Thom Elliot, co-founder of Pizza Pilgrims, told me: “We always said we would trade until told not to – taking extra precautions to ensure the safety of people of course – to protect jobs until Rishi rode in on his white steed. Every team member was surveyed in advance and no one who didn’t want to work was made to come in. To have got to a position where we are told to close but where not one member of our team will face the next months with no pay is a huge achievement both personally and for our teams. It has been a monumental effort – not least as so many of our team members are Italian and facing such difficult news from home. I would say it is one of our proudest moments as a company – in the face of two weeks where the entire world changed. On top of this we have developed new product development over the past three days with our DIY home pizza kits on Deliveroo, and we will be working hard to make sure we are as available as we can be on Deliveroo and takeaway over the next few weeks and months. It’s still going to be bloody tough – but we will get there.”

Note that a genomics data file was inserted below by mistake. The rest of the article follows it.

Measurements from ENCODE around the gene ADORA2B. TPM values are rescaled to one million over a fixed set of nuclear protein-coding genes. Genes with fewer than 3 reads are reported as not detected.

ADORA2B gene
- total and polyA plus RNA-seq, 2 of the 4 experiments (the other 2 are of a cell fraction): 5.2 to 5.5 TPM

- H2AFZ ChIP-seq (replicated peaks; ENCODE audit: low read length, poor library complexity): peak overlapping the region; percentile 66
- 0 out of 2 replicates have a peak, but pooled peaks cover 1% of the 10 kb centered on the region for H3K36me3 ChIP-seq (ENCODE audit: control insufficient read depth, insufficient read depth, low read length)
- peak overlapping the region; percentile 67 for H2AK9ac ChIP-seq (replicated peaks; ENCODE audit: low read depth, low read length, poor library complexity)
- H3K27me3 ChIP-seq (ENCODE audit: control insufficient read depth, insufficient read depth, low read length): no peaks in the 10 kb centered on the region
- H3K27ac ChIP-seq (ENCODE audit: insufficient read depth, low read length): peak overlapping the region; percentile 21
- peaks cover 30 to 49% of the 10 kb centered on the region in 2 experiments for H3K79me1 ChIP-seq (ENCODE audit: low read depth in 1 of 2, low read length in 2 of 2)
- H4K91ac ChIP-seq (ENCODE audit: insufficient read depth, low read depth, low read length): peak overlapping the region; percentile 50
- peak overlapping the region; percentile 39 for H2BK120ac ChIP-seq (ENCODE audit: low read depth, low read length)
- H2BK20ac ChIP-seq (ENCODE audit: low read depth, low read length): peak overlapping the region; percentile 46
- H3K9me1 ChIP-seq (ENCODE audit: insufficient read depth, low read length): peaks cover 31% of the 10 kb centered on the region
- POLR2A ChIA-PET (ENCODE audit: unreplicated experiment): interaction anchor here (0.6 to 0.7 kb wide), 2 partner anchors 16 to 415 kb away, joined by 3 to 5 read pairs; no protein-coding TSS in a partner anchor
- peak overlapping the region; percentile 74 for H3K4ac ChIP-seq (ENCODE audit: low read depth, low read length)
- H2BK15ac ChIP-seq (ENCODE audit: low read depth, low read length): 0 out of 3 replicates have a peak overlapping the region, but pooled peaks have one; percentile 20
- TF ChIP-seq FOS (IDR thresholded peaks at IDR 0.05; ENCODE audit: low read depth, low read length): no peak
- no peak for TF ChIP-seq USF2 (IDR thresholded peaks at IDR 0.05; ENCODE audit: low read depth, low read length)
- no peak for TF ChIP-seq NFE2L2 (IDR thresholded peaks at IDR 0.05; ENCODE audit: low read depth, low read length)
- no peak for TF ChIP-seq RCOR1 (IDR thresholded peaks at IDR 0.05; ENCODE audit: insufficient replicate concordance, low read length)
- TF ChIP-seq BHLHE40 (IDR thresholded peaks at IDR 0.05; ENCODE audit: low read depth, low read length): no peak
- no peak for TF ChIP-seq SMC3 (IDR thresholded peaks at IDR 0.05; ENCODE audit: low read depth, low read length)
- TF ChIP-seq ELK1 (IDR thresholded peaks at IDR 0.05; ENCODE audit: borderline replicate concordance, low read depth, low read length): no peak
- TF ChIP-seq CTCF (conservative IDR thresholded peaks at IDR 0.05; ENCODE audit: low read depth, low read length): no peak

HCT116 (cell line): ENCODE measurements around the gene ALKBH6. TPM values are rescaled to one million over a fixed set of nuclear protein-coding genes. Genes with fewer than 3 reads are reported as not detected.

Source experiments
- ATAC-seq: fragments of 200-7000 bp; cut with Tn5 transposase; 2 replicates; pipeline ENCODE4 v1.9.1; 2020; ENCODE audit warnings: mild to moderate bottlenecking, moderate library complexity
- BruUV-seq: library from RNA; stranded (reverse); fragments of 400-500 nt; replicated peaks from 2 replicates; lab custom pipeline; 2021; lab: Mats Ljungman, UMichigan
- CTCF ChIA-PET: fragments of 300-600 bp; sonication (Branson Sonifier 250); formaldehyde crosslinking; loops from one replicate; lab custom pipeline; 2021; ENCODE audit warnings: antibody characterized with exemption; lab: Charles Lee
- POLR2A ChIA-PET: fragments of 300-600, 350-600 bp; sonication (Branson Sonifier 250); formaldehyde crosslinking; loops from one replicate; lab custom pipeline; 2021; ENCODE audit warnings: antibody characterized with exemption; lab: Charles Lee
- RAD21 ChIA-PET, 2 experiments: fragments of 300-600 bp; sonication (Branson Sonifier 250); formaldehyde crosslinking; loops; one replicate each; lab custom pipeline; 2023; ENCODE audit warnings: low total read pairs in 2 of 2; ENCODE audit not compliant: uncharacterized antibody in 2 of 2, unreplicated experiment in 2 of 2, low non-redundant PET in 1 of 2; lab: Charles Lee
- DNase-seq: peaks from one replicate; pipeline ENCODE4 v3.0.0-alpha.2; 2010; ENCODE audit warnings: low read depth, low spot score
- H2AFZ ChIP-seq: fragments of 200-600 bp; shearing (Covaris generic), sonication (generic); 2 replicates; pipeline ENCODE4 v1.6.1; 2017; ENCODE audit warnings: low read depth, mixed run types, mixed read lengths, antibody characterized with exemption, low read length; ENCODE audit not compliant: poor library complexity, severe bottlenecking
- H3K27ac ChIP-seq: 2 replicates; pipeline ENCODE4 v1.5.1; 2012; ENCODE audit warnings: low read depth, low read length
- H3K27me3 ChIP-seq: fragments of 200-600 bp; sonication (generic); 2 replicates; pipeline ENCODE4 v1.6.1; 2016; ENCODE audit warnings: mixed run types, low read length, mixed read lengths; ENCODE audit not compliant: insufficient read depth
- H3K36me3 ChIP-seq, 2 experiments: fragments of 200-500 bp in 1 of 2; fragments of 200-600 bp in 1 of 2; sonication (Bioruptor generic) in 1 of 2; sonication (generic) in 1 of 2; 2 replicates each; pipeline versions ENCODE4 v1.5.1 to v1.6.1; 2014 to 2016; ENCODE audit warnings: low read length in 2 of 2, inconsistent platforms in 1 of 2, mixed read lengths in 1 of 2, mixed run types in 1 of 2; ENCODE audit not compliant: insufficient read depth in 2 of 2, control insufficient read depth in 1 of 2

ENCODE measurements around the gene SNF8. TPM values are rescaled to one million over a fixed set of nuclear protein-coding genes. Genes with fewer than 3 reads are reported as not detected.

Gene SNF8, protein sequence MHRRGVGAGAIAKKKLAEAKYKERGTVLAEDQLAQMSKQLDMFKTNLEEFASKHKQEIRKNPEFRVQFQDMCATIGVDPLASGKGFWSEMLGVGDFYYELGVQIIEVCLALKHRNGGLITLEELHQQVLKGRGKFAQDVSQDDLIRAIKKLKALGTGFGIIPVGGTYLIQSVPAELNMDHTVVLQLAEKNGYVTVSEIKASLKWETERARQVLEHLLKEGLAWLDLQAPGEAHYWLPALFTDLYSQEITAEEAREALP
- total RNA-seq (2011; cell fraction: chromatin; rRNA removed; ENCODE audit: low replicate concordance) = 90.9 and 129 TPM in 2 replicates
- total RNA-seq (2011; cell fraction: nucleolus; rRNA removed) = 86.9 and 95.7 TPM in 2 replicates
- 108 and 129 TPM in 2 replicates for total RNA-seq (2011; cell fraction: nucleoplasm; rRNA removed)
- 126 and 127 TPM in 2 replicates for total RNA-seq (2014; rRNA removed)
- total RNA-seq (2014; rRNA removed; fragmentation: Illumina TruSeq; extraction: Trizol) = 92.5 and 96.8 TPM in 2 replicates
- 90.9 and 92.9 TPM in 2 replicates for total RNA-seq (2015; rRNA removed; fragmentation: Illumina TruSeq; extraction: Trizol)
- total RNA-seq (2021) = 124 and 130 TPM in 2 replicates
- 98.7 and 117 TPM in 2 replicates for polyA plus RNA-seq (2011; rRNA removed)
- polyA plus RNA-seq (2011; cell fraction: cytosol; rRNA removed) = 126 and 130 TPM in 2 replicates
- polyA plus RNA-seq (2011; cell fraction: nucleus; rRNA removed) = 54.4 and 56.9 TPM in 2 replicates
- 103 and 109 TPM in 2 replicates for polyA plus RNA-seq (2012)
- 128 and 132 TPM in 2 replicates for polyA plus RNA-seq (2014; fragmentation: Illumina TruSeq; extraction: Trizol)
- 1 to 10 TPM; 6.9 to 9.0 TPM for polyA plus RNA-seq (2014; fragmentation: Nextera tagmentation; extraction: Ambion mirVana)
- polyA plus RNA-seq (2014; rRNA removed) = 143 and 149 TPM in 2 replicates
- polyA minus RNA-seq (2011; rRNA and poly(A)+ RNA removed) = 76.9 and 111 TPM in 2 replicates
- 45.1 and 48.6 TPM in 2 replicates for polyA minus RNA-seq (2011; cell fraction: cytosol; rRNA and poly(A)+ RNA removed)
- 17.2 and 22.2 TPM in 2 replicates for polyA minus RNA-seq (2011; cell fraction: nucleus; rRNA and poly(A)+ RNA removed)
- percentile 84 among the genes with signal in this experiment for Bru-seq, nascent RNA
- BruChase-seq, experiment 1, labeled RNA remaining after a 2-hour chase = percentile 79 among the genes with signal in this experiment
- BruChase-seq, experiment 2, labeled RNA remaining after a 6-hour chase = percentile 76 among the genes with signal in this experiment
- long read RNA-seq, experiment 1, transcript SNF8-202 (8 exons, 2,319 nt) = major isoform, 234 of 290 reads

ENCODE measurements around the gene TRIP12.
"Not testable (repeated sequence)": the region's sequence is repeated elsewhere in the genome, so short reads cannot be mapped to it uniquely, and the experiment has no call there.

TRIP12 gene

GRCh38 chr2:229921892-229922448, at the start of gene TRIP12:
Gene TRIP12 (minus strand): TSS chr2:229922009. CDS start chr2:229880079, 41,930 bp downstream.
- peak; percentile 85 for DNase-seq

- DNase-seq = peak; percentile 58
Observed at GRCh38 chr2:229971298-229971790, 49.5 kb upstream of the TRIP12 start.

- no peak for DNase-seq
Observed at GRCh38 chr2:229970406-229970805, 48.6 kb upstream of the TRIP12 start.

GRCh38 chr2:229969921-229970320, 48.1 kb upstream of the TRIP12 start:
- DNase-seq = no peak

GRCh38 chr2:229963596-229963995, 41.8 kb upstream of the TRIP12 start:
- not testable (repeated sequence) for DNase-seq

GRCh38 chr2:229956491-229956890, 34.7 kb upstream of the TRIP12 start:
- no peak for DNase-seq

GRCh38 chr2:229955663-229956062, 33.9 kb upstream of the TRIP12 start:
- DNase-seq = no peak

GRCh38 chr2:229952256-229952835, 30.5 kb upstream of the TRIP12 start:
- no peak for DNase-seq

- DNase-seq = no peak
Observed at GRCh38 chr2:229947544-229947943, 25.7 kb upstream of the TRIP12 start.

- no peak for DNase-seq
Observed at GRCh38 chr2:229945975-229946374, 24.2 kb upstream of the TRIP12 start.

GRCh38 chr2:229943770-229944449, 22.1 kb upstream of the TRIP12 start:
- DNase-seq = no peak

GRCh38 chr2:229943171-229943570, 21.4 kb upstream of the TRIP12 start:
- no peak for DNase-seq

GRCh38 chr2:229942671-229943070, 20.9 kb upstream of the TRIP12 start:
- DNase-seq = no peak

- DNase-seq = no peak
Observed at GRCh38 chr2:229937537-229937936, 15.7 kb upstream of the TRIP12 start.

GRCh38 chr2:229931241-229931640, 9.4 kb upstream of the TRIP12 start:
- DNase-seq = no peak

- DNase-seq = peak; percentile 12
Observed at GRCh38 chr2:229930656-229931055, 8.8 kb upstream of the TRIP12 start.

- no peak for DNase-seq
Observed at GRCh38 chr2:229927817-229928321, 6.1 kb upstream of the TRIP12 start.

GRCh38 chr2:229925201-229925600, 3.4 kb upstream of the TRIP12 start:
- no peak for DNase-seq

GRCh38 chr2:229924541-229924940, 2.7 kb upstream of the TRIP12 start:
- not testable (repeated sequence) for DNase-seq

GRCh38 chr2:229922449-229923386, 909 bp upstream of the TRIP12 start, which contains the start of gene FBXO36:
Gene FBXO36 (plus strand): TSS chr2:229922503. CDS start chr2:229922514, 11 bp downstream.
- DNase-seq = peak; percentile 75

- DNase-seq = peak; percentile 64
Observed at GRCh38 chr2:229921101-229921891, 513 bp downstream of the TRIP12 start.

Of course, there are still concerns. How long will the lockdown for the sector last? Does the level of support mean the government believe it won’t be as long as 12 weeks? And most pressing, and the next key battle, some resolution to the landlord/quarterly rent issue, which comes firmly into view over the coming days. As Nicholls points out: “While VAT deferrals preserve some cash, we still face rent payments next week before the support is due to arrive. Banks and landlords need to do more to help us bridge the gap towards this generous government support. Damage is being done now, so we need help now. Given support has now been provided to the whole supply chain, there is also now urgent need for landlords to follow the chancellor’s lead and defer quarter rent payments to the end of the year.”